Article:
2016 Toyota Prius?

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Not sure.
Although it does match all the spy shots we have already seen of the car.

Lots (and lots) of people love to hate the Prius design. I don’t.
I think the current model looks OK.
( with over 120 000 sold in the US last year, I am not the only one).
I wouldn’t buy one because I don’t like the way it drives. And getting the highest MPG isn’t my number one priority.

This looks like a natural evolution for Toyota. There’s even a bit of the Mirai design in it. (Which is really NOT a good thing.)

The only other rumor I hear is a 10% gain in MPG. Which could be enough for current owners to switch to the new one. I guess…

Conversation 18 comments

  1. 10% gain in MPG is more than enough for old Pious owners to trade in on a new one. Of course it doesn't make sense to trade if you do the math–but if all Peeus owners did the math Toyota would still be trying to sell that first one! You have to look at it for what it is. Not an Automobile. But a political statement for the mathematically challenged.

  2. The average car transaction in the US is now $33,000 and you can get a Prius using Truecar for $22,000. That's how Prius owners do math and leave the politics to the ignorant.

  3. Funny how this car upsets so many "conservatives." In fairness they are always upset. I think it is hideous as shown though.

  4. The front is fine; the rear is drop dead ugly. Toyota's design language is confusing.

    As for the fuel economy increases – 10% simply is not enough. Toyota can do MUCH better. Considering the real world MPG given the current tech and when this car was introduced, 10% can be attained alone by moving to lithium ion batteries. Factor in tech they'll 'borrow' from Mazda, the reported 200lb drop in weight – I'd say 20% is the bare minimum.

  5. July 8, 2015 at 2:02 AM Here's how the rest of the world does math:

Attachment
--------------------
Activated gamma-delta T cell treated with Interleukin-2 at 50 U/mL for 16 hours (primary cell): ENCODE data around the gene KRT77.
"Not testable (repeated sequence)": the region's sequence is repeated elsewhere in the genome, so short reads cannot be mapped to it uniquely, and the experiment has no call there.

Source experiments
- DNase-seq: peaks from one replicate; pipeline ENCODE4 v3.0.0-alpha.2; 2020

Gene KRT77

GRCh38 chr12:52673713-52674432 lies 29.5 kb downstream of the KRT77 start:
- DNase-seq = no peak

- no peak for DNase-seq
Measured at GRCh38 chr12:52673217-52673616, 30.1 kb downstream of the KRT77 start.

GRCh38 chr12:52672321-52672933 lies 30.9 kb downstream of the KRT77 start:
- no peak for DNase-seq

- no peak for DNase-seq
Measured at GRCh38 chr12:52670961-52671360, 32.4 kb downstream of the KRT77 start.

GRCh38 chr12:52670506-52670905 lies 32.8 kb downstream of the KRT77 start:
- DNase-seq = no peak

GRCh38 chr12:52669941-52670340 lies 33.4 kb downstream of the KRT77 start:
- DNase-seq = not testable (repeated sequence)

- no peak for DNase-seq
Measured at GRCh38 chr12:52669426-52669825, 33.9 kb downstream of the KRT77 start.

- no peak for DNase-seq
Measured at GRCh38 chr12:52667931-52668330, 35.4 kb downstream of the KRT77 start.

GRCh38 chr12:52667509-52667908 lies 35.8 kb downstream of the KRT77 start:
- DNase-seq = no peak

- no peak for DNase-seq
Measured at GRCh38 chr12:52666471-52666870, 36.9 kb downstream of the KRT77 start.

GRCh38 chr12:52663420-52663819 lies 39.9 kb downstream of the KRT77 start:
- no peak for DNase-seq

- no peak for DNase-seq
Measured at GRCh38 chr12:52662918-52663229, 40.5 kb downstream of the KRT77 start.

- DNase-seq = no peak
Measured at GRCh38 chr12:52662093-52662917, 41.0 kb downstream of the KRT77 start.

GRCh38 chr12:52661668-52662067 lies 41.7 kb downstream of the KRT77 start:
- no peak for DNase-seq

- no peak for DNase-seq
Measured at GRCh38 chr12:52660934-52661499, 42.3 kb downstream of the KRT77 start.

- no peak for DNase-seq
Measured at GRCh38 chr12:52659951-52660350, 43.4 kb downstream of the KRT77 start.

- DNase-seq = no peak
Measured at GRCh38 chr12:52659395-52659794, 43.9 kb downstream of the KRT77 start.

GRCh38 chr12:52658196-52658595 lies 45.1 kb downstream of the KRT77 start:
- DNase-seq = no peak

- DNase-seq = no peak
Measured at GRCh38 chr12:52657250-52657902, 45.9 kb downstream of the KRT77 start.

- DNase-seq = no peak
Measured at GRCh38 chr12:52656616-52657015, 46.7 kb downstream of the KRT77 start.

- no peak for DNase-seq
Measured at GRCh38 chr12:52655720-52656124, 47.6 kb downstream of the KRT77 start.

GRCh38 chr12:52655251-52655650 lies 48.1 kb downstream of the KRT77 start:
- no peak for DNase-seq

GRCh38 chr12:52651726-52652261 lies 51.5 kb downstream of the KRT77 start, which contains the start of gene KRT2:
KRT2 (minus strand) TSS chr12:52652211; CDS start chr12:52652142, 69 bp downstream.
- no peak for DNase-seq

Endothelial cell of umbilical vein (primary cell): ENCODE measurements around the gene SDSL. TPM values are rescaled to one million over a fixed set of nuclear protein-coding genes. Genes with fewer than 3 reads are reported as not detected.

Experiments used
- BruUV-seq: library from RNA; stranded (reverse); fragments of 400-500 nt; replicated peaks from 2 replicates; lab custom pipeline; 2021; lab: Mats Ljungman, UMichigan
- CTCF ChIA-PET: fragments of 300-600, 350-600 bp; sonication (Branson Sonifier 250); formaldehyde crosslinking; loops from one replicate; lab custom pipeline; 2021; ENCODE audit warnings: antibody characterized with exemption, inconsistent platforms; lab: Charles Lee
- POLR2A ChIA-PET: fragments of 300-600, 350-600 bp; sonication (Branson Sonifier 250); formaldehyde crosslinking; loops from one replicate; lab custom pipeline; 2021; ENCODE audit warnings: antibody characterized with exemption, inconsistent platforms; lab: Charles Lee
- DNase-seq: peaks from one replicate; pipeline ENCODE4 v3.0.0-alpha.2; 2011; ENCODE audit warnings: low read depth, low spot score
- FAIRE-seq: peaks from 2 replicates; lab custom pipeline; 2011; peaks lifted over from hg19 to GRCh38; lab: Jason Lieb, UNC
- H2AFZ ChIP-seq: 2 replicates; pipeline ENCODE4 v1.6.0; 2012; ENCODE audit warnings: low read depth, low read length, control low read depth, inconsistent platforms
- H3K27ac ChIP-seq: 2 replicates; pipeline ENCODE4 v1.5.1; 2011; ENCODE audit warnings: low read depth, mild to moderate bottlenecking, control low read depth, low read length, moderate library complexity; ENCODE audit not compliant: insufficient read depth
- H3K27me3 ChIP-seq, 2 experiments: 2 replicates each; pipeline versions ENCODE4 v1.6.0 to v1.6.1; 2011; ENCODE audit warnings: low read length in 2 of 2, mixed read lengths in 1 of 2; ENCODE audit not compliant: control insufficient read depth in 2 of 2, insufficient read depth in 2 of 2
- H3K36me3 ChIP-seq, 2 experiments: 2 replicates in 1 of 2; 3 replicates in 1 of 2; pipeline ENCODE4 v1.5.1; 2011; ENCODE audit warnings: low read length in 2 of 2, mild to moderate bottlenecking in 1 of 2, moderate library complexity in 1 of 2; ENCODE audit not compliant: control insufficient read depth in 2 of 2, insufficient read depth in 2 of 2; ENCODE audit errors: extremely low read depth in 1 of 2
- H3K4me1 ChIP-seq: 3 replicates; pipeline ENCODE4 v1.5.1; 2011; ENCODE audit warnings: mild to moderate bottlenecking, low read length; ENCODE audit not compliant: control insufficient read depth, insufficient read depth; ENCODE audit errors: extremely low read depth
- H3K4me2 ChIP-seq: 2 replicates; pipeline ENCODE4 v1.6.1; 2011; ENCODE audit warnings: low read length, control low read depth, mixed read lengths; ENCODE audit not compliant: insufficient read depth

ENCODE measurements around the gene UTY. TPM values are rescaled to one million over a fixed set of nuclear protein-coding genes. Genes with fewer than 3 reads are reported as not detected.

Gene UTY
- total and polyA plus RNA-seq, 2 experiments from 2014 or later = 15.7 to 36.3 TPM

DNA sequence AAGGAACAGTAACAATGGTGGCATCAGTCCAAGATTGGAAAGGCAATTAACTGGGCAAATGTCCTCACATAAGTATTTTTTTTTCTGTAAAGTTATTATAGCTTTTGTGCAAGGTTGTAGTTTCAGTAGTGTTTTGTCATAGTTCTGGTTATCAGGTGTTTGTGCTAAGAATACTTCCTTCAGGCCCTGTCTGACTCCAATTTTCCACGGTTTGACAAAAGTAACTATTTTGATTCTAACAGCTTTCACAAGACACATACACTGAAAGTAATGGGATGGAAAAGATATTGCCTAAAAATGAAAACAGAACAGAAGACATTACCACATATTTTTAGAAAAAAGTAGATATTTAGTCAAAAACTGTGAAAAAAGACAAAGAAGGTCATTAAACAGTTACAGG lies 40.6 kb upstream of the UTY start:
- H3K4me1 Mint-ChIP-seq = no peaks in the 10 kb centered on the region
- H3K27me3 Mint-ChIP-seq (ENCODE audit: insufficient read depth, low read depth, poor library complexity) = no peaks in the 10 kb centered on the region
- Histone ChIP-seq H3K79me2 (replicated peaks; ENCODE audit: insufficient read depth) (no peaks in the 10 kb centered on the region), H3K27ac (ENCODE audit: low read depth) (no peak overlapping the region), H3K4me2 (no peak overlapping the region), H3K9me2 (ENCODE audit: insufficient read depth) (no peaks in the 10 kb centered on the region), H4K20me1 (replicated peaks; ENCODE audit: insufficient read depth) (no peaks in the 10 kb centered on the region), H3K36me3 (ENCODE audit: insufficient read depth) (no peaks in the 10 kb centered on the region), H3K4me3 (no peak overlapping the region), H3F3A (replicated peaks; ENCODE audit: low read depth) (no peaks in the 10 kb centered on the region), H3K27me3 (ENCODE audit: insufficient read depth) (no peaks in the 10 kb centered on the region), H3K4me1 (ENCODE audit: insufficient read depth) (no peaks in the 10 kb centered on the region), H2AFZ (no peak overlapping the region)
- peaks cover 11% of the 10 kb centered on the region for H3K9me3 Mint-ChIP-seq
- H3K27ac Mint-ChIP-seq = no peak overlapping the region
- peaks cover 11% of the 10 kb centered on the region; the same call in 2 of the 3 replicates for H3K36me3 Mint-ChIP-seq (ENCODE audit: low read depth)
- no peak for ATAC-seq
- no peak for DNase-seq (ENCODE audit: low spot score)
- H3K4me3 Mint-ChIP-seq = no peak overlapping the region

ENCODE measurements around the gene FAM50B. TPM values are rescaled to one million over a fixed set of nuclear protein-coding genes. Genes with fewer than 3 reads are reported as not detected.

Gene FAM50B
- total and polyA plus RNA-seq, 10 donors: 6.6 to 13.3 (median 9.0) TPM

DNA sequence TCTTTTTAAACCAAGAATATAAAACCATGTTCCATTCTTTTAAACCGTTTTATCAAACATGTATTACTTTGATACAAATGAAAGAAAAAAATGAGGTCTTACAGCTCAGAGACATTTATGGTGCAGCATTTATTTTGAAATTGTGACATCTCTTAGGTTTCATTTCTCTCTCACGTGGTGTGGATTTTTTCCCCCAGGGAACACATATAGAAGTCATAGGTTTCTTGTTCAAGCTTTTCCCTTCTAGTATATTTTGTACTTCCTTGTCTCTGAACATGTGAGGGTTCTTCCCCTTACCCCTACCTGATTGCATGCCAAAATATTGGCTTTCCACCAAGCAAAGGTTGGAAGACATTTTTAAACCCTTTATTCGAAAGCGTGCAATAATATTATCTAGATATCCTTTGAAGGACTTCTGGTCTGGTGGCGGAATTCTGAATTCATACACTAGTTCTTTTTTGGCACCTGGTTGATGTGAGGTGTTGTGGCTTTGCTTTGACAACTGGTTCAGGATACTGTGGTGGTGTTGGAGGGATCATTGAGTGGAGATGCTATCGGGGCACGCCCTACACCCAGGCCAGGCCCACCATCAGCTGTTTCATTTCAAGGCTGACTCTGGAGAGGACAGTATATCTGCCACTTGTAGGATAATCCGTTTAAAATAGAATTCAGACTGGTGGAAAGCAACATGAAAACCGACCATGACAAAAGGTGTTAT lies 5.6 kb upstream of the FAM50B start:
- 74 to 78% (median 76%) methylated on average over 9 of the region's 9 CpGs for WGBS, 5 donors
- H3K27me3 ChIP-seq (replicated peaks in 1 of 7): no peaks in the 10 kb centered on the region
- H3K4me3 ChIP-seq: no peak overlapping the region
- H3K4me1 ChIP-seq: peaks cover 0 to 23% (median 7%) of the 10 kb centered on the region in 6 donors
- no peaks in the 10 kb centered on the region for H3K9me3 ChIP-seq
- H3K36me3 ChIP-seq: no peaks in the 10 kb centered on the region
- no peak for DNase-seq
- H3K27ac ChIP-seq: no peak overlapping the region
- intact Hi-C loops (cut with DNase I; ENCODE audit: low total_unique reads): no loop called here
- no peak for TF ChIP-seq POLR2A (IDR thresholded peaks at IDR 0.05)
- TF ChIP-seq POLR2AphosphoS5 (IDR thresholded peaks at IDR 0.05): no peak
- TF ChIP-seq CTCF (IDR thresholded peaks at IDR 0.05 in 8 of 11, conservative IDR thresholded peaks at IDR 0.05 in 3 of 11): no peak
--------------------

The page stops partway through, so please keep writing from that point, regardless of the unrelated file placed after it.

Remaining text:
Focus $17k & 42mpg; Dart $16k & 41mpg; Cruise $16k & 40mpg. But if you insist on paying over $20k for an entry-level (cheap plastic interior, stiff ride, more wind noise) then you might as well go for the mpg champ: Focus Electric (110 mpg). It's at the high end of $20's but your on your way already with the equally uncomfortable and monotonous Pious at $22k-$30k at 40mpg (up to a max of 95mpg for the outrageously–for what you get–expensive Peeus Electric ($30k-$40k+). Even the Corollas & Yaris (both 36 mpg Hwy) look like a much smarter choice. And then we have the environmental impact of those super-toxic & chemically unstable Lithium Batteries…which aren't exactly cheap to replace! Of course many of the mathematically challenged will probably want to wait for the upcoming Pious Hydrogen Cell vehicle (a.k.a. "Hindenburg II") (FYI, not all people who think logically are conservatives–I'm as much a social Liberal as Obama!)

  6. My coffee grinder has a better design than this turd. I get the appeal of super efficient cars and hybrid models. But I will never understand why Toyota chooses to produce such ugly appliances. Why, God. WHY?

  7. I like the current one, but this… well, this is just atrocious. This is a design that might be saved if they didn't have an awkward floating roof with that blacked out rear pillar.

  8. Here is the real mileage combined of your "better" choices which all pale to the mileage champ Prius which also continues to be a top 10 quality pick from Consumer Reports. To quote them "nothing can touch the sweet-spot combination of the Prius’ affordability, stellar fuel economy, smart packaging, and blue-chip reliability.”